There are several reasons to fix a running toilet – namely the fact that one can easily waste gallons and gallons of water over time, noticeably increasing your water. But how does one go about fixing it?The answer to that question depends on the root cause of the problem.
Problem #1: A tangled or malfunctioning chain.
When you flush a toilet, you push down a lever. That lever raises a chain that lifts a seal, allowing water to flow into the toilet bowl, thereby flushing the toilet. Sometimes this chain tangles or malfunctions though, and the flapper doesn’t reseal. This results in a running toilet. To fix this problem, simply reposition the chain in such a way that it allows the flapper to reseal. This often can be accomplished by jiggling the handle or by opening the tank lid and physically repositioning the chain itself.
Problem #2: A non-sealing flapper.
In certain cases, the chain isn’t why the flapper won’t reseal. The flapper itself might be damaged or it might be settling down into the wrong position. To correct a non-sealing flapper, try pushing it down into the correct position and then flush the toilet. If it seals, problem solved! On the other hand, if it keeps setting down into the wrong position, replace it. If it settles in the right position but still doesn’t seal, buy a replacement flapper.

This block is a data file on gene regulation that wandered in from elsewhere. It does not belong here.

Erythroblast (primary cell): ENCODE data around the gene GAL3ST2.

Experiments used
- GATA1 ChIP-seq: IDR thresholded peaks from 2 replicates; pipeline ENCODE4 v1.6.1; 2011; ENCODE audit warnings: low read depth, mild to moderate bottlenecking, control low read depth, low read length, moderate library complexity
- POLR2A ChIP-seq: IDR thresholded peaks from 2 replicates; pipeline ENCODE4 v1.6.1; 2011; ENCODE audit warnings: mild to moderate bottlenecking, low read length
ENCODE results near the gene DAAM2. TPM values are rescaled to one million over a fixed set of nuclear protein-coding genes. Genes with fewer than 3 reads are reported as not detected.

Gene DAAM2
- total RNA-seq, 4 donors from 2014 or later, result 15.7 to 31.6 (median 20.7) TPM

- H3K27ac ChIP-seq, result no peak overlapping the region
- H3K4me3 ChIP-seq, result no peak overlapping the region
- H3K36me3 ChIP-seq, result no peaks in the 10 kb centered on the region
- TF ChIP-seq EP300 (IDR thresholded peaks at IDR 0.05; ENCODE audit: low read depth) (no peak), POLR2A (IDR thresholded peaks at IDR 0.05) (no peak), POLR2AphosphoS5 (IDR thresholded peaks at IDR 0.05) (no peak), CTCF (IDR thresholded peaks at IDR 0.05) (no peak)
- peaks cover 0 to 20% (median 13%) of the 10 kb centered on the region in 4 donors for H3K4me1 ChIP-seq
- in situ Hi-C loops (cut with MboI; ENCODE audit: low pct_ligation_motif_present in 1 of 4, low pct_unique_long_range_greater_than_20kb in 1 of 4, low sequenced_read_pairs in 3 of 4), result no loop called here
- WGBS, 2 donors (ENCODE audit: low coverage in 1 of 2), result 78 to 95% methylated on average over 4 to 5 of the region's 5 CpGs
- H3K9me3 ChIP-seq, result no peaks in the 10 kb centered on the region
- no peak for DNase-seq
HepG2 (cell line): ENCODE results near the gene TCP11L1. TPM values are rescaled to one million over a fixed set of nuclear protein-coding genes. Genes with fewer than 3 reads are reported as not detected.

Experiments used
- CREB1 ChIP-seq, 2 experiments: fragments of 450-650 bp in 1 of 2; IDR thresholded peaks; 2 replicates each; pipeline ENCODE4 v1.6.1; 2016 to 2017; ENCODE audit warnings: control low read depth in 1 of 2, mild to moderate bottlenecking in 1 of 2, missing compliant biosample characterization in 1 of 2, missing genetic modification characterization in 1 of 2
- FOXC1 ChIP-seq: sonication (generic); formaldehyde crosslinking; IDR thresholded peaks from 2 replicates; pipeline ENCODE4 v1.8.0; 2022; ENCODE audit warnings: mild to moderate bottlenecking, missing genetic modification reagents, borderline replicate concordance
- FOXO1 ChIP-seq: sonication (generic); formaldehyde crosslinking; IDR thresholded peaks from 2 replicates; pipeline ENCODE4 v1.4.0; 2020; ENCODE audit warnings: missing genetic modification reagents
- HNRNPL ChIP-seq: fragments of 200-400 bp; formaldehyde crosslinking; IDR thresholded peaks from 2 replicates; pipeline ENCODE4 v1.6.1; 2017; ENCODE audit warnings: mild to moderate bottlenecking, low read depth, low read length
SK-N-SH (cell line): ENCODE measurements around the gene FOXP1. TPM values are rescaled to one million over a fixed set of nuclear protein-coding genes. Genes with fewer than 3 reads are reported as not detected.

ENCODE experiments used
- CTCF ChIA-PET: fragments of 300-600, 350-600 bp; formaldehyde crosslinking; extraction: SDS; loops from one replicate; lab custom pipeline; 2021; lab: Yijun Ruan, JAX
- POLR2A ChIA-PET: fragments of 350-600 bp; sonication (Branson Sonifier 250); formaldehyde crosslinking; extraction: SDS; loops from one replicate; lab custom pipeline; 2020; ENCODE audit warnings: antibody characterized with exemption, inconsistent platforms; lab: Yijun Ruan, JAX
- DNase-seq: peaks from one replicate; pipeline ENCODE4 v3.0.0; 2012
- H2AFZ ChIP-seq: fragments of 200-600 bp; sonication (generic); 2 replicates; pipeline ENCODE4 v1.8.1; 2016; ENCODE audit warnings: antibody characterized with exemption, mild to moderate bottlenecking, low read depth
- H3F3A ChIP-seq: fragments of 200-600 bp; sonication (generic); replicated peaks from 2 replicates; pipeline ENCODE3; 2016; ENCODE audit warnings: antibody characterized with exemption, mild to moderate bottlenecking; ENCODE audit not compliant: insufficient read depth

Problem #3: A float that doesn’t float at the right level.
Sometimes a float isn’t floating at the correct level. This could happen for a couple different reasons, one of which is water is leaking into the float, weighing it down. In such cases, you’ll want to get a new float. In other cases, all you have to do is readjust the float. Move the float up and down until the water level stops rising at the right point. Too little water and you’ll have a weak flush. Too much water and you’ll have a fill valve that never shuts off, resulting in a running toilet.
Problem #4: A fill valve that won’t shut off.
The key sign that you have a fill valve won’t shut off is the observation of constant water flowing down the overflow tube. That’s not natural. If you open the tank lid and see this happening, try adjusting the float level. If that doesn’t work, replace the fill valve and/or float. One or both could be faulty. Replacing a fill valve is a bit more complicated of a process, so you might want to take a look at the instructions for your specific toilet.
If none of these seem to be the problem, consider replacing all the inner workings of your toilet or call a plumber for assistance.
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